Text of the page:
Racism on the Picket Line
In October 2003, soon after the United Food and Commercial Workers went on strike against the Vons/Safeway supermarket chain in Southern California, a union organizer gave a radio interview in which he casually mentioned the picketers were having “problems with Asians.” Startled by what appeared to be an openly racist comment, sociologist Jake Wilson of the University of California, Riverside, decided to do some field research. A white male himself, he approached 25 white strikers outside stores in eastern Los Angeles County and conducted lengthy, one-on-one interviews.
Wilson did not initiate the subject of race, but he didn’t have to; “often very quickly,” the workers introduced the topic into the conversation. Again and again, African-American and Latino replacement workers were described with racially tinged derogatory terms — not slurs, per se, but rather assertions that they were gang members, criminals or junkies. One striking checker told him, “I tell (people crossing the picket line) they better use caution before eating the deli food, because crack-heads are cutting their meat.” When the talk shifted to customers, the strikers proved equally antagonistic toward Asian Americans, describing them as conservative, unfriendly and all too willing to cross the picket line.
Describing his findings in the May issue of Critical Sociology, Wilson argues labor organizations should “actively integrate an anti-racist/sexist agenda” into their ongoing educational campaign. Assertions of blue-collar solidarity ring hollow, he notes, when workers casually use ethnic stereotypes to deride anyone they consider the enemy.
Tread Men Walking
It stands to reason that an acrimonious work environment could lower the quality of products being produced, but a report by Princeton economists Alan Krueger and Alexandre Mas in the April 2004 Journal of Political Economy makes that point with the jolt of a blown tire. They examined the back story of the 2000 Bridgestone/Firestone tire recall and traced the problem to a lengthy, bitter labor dispute that began in July 1994. The conflict erupted when the company proposed drastic changes in working conditions, including moving production schedules from eight- to 12-hour shifts. Union members went on strike; replacement workers were hired. The contract, which included the recall of all strikers, was not settled until December 1996.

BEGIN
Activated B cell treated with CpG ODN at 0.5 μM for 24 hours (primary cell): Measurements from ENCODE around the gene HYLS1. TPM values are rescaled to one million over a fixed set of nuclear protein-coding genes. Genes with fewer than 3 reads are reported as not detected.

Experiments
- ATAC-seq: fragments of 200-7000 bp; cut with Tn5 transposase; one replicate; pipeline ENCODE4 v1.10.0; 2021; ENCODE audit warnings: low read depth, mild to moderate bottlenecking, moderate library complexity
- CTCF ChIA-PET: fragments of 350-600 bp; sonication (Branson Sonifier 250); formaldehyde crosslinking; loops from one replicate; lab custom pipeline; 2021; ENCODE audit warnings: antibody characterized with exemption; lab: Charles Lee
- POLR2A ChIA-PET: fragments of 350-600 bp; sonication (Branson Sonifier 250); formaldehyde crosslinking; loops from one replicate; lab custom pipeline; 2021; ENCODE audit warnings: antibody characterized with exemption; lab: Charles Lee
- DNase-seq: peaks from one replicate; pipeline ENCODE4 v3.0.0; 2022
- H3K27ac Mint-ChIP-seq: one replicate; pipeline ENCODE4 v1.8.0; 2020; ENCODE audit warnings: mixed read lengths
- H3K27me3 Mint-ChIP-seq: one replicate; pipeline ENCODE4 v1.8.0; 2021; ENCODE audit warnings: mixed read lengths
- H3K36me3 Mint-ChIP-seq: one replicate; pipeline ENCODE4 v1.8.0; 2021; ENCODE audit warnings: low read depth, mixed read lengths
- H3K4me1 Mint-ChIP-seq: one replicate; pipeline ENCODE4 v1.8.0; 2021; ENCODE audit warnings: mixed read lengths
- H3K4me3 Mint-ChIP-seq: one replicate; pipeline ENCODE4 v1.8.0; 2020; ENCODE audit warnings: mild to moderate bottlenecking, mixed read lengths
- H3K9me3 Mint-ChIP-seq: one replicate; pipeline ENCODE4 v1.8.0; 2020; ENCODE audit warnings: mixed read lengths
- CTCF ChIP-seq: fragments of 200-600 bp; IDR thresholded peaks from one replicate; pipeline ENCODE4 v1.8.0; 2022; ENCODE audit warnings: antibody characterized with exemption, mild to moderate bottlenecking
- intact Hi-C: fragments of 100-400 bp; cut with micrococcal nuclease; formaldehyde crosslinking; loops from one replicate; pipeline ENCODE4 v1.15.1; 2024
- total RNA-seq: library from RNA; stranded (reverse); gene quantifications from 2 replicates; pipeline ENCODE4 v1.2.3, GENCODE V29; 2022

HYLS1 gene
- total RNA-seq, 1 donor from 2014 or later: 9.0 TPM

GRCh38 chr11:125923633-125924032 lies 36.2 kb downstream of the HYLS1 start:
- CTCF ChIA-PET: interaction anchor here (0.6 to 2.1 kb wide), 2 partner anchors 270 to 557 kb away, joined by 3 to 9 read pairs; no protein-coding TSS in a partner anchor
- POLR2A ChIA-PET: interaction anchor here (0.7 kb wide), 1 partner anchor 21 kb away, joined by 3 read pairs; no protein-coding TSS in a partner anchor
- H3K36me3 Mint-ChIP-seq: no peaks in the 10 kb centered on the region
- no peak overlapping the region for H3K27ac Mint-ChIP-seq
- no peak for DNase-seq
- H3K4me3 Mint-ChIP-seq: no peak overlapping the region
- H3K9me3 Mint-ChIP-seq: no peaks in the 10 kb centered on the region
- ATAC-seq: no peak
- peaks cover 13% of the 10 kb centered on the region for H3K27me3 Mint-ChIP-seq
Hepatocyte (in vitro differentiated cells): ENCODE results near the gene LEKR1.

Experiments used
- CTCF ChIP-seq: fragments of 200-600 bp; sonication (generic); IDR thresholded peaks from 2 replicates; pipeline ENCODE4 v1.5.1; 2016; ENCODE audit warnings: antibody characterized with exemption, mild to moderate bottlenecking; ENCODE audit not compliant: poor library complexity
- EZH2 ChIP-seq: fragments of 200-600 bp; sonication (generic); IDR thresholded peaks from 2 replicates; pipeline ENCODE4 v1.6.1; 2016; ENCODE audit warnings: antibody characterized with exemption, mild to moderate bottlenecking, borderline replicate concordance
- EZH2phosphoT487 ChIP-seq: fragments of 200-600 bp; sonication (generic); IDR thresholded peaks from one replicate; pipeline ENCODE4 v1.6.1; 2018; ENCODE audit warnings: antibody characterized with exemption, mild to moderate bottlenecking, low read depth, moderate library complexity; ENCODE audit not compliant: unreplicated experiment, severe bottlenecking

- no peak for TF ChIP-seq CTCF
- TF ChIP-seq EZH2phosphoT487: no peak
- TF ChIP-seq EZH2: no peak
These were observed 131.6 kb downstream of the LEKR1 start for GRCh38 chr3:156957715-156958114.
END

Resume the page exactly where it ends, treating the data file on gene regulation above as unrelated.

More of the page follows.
Three and a half years later, the tire company and Ford jointly recalled 14.4 million Wilderness AT tires after the National Highway Traffic Safety Administration noted a pattern of accidents caused by sudden tread separation. The federal agency linked a specific make of tire to 271 fatalities and more than 800 injuries. Various theories were offered as to the cause, including a dispute between Ford and Bridgestone/Firestone over the proper air pressure. But the researchers concluded that labor strife, particularly at the Decatur, Ill., plant, was a “major contributing factor” to the problem.
Scouring data that linked faulty tires to the month in which they were produced, Krueger and Mas found “an excess number of claims for tires produced in Decatur in the few months before the contract expired — when Bridgestone/Firestone demanded concessions — and in the period in which many replacement workers and recalled union workers worked side by side.” They concede their evidence is circumstantial, but it is consistent with psychological studies suggesting errors are more likely to occur in high-stress conditions. And some of those flaws resulted in tragedy: Krueger estimates the problem tires produced by the Decatur plant were responsible for at least 40 deaths.